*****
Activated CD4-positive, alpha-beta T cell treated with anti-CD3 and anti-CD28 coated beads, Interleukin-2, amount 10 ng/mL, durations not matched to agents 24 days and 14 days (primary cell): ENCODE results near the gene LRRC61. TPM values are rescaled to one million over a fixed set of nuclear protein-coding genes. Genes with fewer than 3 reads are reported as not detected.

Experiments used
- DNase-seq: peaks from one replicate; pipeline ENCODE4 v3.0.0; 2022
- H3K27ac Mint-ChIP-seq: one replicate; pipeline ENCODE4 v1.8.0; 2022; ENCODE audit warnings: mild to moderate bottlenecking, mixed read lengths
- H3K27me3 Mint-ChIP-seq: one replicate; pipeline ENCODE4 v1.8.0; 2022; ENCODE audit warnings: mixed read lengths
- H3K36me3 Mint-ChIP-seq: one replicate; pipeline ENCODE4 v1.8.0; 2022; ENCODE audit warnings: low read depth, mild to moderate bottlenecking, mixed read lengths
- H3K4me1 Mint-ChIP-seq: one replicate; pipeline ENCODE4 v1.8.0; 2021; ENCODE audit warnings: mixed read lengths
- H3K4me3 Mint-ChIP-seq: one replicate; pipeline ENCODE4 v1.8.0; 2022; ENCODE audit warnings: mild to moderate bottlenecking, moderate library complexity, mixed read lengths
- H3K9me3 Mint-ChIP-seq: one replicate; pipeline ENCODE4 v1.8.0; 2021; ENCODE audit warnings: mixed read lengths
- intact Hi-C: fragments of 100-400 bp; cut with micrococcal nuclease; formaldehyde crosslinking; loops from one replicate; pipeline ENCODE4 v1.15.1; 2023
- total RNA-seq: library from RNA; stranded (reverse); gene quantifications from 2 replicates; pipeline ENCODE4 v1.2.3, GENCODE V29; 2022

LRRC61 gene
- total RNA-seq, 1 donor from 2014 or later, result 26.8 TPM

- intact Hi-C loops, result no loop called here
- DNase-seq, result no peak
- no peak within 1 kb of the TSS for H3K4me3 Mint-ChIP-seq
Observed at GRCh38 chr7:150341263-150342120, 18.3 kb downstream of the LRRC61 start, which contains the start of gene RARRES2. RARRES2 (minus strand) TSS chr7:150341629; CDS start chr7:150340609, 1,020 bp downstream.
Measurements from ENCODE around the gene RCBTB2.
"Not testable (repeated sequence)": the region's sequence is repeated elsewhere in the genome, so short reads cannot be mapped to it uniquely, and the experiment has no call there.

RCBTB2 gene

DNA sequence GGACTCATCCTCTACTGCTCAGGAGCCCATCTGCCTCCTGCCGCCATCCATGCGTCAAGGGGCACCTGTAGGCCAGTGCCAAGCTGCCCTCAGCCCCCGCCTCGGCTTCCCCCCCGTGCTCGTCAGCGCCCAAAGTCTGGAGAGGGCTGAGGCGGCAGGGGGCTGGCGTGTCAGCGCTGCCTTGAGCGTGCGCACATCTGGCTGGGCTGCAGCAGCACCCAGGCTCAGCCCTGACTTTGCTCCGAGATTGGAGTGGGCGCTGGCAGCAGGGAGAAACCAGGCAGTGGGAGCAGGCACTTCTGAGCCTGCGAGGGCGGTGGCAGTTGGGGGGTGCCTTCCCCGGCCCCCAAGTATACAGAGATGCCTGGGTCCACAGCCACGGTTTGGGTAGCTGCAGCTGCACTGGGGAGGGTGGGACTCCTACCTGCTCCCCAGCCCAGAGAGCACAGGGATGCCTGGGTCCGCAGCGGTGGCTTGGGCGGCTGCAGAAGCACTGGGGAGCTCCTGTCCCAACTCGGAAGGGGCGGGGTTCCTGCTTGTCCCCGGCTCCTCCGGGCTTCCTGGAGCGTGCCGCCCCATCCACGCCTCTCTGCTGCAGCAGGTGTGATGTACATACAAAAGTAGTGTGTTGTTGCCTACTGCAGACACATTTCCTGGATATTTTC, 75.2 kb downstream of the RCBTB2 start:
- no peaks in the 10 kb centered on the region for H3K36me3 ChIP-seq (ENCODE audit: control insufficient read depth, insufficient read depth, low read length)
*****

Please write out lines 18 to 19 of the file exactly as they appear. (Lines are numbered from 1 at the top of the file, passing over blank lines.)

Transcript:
Measurements from ENCODE around the gene RCBTB2.
"Not testable (repeated sequence)": the region's sequence is repeated elsewhere in the genome, so short reads cannot be mapped to it uniquely, and the experiment has no call there.